March 3, 2022

The practice of working to align with the CSP’s Musculoskeletal (MSK) Physiotherapy Service Standards

Michael Guard, Head of Clinical Services at EQL and NHS Topol Digital Fellow talks about the benefits of aligning MSK physiotherapy services to the new standard 7: Evaluation, Audit and Research

The new MSK Physiotherapy Service Standards by the CSP

The Musculoskeletal (MSK) Physiotherapy Service Standards developed by the Chartered Society of Physiotherapy (CSP) will support the development and delivery of high quality MSK services in the public and independent sector. They are designed to demonstrate the value of MSK physiotherapy services and drive continuous quality improvement.


The eight standards aim to support the improvement of the structure (attributes of the service), process (how processes work to deliver a desired outcome) and outcomes (the impact on people with MSK) of MSK physiotherapy.


Michael Guard, EQL’s Head of Clinical Services, is a strong believer in the value of the new standards. “I welcome the new standards and I think they will serve to drive accountability and standards up across our profession, no matter the modality, locality or sector of delivery,” he said.


Quality Standard 7: Evaluation, audit and research- an overview


“Quality Standard 7: Evaluation, audit and research, is of particular interest to me as it speaks to the importance of using data-informed insights to drive service improvements. To quote Karl Pearson: ‘That which is measured improves. That which is measured and reported improves exponentially’”.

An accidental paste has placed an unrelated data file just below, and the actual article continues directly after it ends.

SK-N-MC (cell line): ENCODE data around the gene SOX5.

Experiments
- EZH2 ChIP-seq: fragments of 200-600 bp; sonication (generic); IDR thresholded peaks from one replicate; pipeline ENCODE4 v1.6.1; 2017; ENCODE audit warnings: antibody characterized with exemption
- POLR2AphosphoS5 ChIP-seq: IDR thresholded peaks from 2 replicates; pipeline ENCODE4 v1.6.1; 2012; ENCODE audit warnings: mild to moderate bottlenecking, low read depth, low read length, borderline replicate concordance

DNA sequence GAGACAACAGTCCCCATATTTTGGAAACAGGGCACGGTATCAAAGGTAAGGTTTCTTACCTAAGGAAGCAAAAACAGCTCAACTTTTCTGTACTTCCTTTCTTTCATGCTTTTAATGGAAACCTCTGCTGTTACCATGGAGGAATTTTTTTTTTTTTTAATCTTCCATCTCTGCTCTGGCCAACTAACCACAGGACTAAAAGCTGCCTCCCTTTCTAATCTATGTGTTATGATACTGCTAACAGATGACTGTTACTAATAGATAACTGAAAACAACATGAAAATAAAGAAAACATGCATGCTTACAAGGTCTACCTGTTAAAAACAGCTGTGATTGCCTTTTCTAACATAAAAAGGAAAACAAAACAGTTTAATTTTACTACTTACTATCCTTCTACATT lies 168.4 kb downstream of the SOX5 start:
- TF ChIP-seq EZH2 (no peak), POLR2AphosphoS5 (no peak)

Standard 7 states that the collection of data to undertake audit, evaluation, research and quality improvement is essential to understand the needs of people with MSK physiotherapy services, assess the quality of service delivery, measure patient outcomes and experience and reduce health inequalities.


The standard has six recommendations:


1.     MSK physiotherapy services use data to understand the needs of people with MSK conditions, assess the quality of service delivery, measure patient outcomes and experience, and monitor for inequalities.

2.     Data are collected for a specific purpose and collection, analysis and reporting are planned.

3.     MSK physiotherapy services have robust systems of measurement, monitoring and audit that, where appropriate, are standardised to enable quality improvement and contribute to regional and national research priority setting.

4.     MSK physiotherapy services work in partnership with people with MSK conditions to evaluate, improve and redesign services and pathways.

5.     Good practice and lessons learnt are shared locally, regionally, nationally and internationally.

6.     MSK physiotherapy services are evidence-based, integrating research/evaluation findings into practice.

Image: Summary: MSK Physiotherapy Service Standard 7 - The six key recommendations

Michael Guard, Head of Clinical Services, EQL

“Quality Standard 7: Evaluation, audit and research, is of particular interest to me as it speaks to the importance of using data-informed insights to drive service improvements.”

Aligning to the standard in practice


In his previous role at Guy’s and St Thomas’ NHS Foundation Trust (GSTT), Michael co-led the project ‘Implementing a digital and automated method of Patient-Reported Outcome Measure (PROM) Data Collection, Analysis and Reporting’, which involved the implementation of an automated system that disseminates, collects, analyses and reports PROMS and demographic data with the integrated-MSK department.


The integrated-MSK (iMSK) service at GSTT had previously collected multiple general and patient specific outcome measures, which were disseminated and collected on paper, a method that was time costly, inefficient and prohibitive to scale, and had very low completion rates.